Smaller VignettesYes the flowers on the coneflowers have been nibbled, but the overall cottage-garden-meets-simple-meadow aesthetic is still pretty I think. All planted many years ago and doing well; Russian Sage, Allium, Mexican feather grass, White Swan coneflower I was given this daylily as a gift from the grower and love the rich color. I spray it with deer repellent of course – as I do the ninebark next to it. Love the color echo between the stamens and foliage.
Tiny DetailsYes the speckled flowers of blackberry lily (Belamcandra chinensis) are delightful and the seedheads look wonderful in my Thanksgiving floral arrangements – but I love the twizzly corkscrews of the faded blooms even more! (Admission; the foliage is shredded by slugs….) So there you have it. My less than stellar garden. At least I can laugh about it. And share my beer with the slugs on a more regular basis.
I need more plants. One of the joys and frustrations of starting a new garden is watching it grow. For once I’m trying to be restrained and allow room for the trees, shrubs and perennials to expand to their natural shape and size without jostling neighbors yet that means I can see bare soil…Read More →
Flowers are the quintessential gift for Mother’s day. They are available everywhere – from cellophane wrapped bouquets at the gas station to artful arrangements at the florists. Yet do you know where these flowers come from or how they were grown? Do you care? Truthfully my answer to both of these questions used to…Read More →
I’ll often ask clients what their color preferences are for container garden plantings or as a palette for a new garden border. It can often be hard for them to articulate, however, and ends up being a series of Q & A – reds? Yes. Oranges? Not sure. Blues? Maybe. I find that I need…Read More →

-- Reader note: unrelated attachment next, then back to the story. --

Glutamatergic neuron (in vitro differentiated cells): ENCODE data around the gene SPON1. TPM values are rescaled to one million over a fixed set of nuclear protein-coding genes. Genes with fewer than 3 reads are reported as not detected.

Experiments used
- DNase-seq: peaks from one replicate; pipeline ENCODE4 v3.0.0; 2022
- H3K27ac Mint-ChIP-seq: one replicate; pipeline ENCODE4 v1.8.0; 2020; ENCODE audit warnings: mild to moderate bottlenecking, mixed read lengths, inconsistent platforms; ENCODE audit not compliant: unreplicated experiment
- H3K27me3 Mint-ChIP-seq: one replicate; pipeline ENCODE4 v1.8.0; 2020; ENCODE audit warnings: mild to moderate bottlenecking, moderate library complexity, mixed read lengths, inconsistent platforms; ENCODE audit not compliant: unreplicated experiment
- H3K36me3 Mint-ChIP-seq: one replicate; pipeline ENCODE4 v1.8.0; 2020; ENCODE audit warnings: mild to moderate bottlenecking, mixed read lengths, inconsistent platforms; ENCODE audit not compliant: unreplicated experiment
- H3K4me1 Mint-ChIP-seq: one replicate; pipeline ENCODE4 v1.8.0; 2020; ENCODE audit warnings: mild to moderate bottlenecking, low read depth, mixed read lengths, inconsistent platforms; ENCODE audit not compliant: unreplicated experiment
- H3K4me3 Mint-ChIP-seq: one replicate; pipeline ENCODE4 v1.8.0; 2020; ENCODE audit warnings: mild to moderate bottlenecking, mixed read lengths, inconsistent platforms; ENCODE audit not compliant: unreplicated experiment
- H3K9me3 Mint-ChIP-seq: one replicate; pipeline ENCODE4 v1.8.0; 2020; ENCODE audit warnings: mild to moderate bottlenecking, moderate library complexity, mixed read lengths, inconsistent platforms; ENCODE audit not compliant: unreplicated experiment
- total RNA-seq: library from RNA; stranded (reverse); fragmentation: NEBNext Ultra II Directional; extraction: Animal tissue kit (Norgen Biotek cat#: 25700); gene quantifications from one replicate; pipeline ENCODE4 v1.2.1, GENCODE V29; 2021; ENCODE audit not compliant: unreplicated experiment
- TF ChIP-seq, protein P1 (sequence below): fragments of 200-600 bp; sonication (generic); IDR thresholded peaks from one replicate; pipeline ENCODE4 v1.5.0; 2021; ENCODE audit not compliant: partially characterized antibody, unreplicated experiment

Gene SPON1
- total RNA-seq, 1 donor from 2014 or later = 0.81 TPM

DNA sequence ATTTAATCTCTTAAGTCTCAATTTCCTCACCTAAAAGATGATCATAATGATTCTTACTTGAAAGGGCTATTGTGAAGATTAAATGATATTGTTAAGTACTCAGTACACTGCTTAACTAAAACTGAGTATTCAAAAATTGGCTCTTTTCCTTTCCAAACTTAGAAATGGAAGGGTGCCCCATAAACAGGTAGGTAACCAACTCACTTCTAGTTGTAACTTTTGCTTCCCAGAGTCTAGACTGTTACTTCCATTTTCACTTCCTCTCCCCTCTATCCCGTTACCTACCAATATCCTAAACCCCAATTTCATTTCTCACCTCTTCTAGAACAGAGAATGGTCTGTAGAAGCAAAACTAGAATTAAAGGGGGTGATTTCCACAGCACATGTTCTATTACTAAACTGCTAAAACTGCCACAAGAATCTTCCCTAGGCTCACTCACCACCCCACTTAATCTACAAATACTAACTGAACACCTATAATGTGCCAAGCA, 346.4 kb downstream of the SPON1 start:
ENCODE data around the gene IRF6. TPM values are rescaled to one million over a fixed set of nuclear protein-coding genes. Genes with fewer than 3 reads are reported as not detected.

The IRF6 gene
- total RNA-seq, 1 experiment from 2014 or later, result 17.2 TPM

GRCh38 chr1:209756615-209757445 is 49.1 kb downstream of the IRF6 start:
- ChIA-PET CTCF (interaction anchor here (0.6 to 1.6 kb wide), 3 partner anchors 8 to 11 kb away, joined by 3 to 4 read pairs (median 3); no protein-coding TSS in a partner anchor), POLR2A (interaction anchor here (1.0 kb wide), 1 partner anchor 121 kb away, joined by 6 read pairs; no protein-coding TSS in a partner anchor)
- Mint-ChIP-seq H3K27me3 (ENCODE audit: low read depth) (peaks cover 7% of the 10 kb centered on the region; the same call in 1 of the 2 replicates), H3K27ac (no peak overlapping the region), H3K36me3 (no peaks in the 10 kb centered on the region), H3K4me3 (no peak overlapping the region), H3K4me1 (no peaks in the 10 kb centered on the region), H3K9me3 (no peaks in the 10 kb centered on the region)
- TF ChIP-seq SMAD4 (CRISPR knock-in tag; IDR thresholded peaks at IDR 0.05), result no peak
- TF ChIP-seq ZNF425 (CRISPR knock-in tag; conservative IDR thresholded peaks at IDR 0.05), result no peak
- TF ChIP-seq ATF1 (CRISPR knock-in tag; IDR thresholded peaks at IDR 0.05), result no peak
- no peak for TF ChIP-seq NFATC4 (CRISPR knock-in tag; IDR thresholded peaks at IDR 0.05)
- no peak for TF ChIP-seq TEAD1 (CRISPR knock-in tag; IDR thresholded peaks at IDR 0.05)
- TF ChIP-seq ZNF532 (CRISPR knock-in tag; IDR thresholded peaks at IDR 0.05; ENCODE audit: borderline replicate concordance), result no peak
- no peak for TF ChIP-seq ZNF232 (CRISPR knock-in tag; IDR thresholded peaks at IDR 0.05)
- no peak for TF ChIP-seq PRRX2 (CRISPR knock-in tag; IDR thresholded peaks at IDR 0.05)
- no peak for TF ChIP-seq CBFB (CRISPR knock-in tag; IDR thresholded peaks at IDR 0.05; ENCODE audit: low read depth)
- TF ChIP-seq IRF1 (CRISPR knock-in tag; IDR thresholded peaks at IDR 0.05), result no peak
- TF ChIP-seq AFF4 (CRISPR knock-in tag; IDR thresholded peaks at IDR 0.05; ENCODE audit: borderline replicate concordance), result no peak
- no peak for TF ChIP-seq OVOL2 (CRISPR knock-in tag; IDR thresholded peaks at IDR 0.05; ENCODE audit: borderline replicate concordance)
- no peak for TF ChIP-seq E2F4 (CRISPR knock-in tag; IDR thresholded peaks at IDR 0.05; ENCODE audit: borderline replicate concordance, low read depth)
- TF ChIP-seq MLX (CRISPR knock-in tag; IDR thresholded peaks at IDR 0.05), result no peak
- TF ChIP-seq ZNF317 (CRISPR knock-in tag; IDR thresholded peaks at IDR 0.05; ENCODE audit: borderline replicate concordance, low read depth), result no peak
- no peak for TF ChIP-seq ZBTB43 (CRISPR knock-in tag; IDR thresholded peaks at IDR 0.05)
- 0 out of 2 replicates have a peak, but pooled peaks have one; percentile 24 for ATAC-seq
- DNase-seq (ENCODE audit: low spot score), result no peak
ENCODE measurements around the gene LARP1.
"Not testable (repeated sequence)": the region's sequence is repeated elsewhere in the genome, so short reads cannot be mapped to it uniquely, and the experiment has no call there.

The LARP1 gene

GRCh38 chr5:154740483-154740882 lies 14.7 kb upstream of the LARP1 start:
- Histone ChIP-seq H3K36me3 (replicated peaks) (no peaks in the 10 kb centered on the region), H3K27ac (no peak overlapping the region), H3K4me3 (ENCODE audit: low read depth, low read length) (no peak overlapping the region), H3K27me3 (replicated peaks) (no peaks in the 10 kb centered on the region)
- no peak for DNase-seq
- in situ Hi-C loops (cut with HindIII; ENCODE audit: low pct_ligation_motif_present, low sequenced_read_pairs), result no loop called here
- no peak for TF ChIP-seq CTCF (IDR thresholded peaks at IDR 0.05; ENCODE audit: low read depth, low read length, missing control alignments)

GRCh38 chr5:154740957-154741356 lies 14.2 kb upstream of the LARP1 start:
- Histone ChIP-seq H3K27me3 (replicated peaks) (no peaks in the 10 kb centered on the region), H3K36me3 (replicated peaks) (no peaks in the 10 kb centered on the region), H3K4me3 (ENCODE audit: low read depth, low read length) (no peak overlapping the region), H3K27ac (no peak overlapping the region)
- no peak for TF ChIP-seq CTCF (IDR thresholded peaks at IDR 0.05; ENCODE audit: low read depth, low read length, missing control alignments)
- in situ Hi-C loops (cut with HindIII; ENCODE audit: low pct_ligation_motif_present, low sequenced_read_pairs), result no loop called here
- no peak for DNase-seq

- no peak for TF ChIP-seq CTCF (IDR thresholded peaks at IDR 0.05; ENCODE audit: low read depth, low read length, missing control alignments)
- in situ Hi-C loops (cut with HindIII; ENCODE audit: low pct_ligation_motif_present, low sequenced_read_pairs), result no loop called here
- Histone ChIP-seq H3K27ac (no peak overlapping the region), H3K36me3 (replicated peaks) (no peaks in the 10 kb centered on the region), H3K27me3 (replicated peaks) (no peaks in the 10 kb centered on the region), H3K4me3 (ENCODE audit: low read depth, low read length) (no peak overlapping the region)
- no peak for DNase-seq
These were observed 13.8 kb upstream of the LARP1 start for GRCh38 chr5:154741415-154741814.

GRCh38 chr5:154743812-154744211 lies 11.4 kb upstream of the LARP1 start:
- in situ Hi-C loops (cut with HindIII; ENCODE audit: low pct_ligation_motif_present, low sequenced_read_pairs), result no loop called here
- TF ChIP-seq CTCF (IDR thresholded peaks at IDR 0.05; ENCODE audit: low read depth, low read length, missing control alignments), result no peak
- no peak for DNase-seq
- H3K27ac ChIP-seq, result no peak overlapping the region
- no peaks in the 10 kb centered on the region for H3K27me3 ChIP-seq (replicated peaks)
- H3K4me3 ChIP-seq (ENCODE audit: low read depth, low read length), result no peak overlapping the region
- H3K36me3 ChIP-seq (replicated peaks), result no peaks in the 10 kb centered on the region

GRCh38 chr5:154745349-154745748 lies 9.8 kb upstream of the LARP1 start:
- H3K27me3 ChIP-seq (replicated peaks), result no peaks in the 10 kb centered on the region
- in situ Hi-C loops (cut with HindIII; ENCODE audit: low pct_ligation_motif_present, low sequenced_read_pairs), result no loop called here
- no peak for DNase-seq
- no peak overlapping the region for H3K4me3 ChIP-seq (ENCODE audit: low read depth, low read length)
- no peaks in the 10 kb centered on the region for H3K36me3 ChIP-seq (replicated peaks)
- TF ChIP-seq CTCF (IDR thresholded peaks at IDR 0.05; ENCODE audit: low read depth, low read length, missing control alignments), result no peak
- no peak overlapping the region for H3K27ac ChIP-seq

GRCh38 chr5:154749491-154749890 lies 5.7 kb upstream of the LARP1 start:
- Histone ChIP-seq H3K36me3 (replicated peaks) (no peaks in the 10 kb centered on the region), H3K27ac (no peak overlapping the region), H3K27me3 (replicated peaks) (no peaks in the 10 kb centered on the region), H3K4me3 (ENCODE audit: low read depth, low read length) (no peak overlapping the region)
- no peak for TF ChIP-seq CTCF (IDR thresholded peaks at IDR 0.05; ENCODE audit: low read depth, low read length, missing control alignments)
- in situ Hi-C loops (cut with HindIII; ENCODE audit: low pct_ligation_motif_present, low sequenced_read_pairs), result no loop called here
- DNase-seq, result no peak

One thing’s for sure – there’s no room for snobbery when it comes to gardening. Before moving to this house 2 ½ years ago I used to smile politely when clients mentioned they had a deer problem and gave my all-knowing benevolent nod while saying “Ah yes, deer will eat anything if they are hungry…Read More →
Is our garden something we really own or a piece of this earth which has been entrusted to us? Are we caretakers rather than landowners who by association have the responsibility – and honor – of nurturing all that grows in and on it? I’m no philosopher and this is not intended to be a…Read More →
I remember when we first moved to the United States sixteen years ago and suffering acute culture shock as I walked down the cereal aisle at a local store. I mean really – how many different varieties of frosted flakes do we need?! A trip to the nursery can leave you feeling equally overwhelmed due…Read More →
There’s something magical about looking up through a leafy canopy. Dappled light adds a luminous quality to foliage, with such backlighting revealing details and colors which might otherwise go unnoticed. Several trees have wonderful downward facing flowers which are partially hidden by the surrounding leaves yet when viewed from below not only are they…Read More →
There's no doubt about it – change can be messy. Getting from before to after somehow always seems to involve the mid-point of being distinctively worse; that "Oh no – what have we done?" moment. I've been there many times but it never gets easier. In my last post 'Progress' I showed you examples of our current…Read More →
Welcome to My Garden Adventures
I'm a serious plant-aholic. In other words I'm usually covered in a layer or two of soil, I drive everywhere with a large tarp for impromptu plant purchases and I'm truly passionate about sharing the joys of gardening.